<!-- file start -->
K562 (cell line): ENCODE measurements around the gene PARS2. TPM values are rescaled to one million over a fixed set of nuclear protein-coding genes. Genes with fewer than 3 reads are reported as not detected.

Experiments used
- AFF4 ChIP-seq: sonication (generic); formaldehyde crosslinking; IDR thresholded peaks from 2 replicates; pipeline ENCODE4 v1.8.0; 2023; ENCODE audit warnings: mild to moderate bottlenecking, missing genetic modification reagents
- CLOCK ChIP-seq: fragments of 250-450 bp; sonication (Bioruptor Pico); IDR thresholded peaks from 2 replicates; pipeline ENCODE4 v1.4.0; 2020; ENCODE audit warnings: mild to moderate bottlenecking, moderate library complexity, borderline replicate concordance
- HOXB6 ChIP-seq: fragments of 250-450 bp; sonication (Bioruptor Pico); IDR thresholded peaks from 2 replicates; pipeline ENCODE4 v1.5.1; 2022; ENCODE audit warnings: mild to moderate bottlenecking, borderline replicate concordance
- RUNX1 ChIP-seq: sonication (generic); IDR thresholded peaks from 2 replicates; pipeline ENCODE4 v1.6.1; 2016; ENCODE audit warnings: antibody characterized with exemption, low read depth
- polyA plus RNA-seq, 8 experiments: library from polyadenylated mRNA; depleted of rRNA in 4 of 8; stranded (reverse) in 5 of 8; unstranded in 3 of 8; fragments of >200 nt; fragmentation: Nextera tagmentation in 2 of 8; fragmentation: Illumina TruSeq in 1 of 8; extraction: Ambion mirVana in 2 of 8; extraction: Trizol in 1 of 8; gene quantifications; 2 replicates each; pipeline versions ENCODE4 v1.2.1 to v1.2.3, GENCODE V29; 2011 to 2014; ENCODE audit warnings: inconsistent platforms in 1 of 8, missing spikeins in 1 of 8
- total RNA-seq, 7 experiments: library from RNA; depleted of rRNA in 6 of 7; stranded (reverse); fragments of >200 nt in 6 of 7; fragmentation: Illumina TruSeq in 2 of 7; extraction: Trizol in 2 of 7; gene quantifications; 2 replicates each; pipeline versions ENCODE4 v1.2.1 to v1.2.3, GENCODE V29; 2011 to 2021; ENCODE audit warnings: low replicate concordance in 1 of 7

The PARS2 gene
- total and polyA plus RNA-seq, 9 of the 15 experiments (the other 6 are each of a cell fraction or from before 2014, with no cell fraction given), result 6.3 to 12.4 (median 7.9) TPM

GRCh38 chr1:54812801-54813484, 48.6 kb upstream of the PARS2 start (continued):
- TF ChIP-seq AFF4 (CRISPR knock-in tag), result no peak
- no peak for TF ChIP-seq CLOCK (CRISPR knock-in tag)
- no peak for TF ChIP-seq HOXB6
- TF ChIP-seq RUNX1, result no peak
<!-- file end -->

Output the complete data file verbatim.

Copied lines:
K562 (cell line): ENCODE measurements around the gene PARS2. TPM values are rescaled to one million over a fixed set of nuclear protein-coding genes. Genes with fewer than 3 reads are reported as not detected.

Experiments used
- AFF4 ChIP-seq: sonication (generic); formaldehyde crosslinking; IDR thresholded peaks from 2 replicates; pipeline ENCODE4 v1.8.0; 2023; ENCODE audit warnings: mild to moderate bottlenecking, missing genetic modification reagents
- CLOCK ChIP-seq: fragments of 250-450 bp; sonication (Bioruptor Pico); IDR thresholded peaks from 2 replicates; pipeline ENCODE4 v1.4.0; 2020; ENCODE audit warnings: mild to moderate bottlenecking, moderate library complexity, borderline replicate concordance
- HOXB6 ChIP-seq: fragments of 250-450 bp; sonication (Bioruptor Pico); IDR thresholded peaks from 2 replicates; pipeline ENCODE4 v1.5.1; 2022; ENCODE audit warnings: mild to moderate bottlenecking, borderline replicate concordance
- RUNX1 ChIP-seq: sonication (generic); IDR thresholded peaks from 2 replicates; pipeline ENCODE4 v1.6.1; 2016; ENCODE audit warnings: antibody characterized with exemption, low read depth
- polyA plus RNA-seq, 8 experiments: library from polyadenylated mRNA; depleted of rRNA in 4 of 8; stranded (reverse) in 5 of 8; unstranded in 3 of 8; fragments of >200 nt; fragmentation: Nextera tagmentation in 2 of 8; fragmentation: Illumina TruSeq in 1 of 8; extraction: Ambion mirVana in 2 of 8; extraction: Trizol in 1 of 8; gene quantifications; 2 replicates each; pipeline versions ENCODE4 v1.2.1 to v1.2.3, GENCODE V29; 2011 to 2014; ENCODE audit warnings: inconsistent platforms in 1 of 8, missing spikeins in 1 of 8
- total RNA-seq, 7 experiments: library from RNA; depleted of rRNA in 6 of 7; stranded (reverse); fragments of >200 nt in 6 of 7; fragmentation: Illumina TruSeq in 2 of 7; extraction: Trizol in 2 of 7; gene quantifications; 2 replicates each; pipeline versions ENCODE4 v1.2.1 to v1.2.3, GENCODE V29; 2011 to 2021; ENCODE audit warnings: low replicate concordance in 1 of 7

The PARS2 gene
- total and polyA plus RNA-seq, 9 of the 15 experiments (the other 6 are each of a cell fraction or from before 2014, with no cell fraction given), result 6.3 to 12.4 (median 7.9) TPM

GRCh38 chr1:54812801-54813484, 48.6 kb upstream of the PARS2 start (continued):
- TF ChIP-seq AFF4 (CRISPR knock-in tag), result no peak
- no peak for TF ChIP-seq CLOCK (CRISPR knock-in tag)
- no peak for TF ChIP-seq HOXB6
- TF ChIP-seq RUNX1, result no peak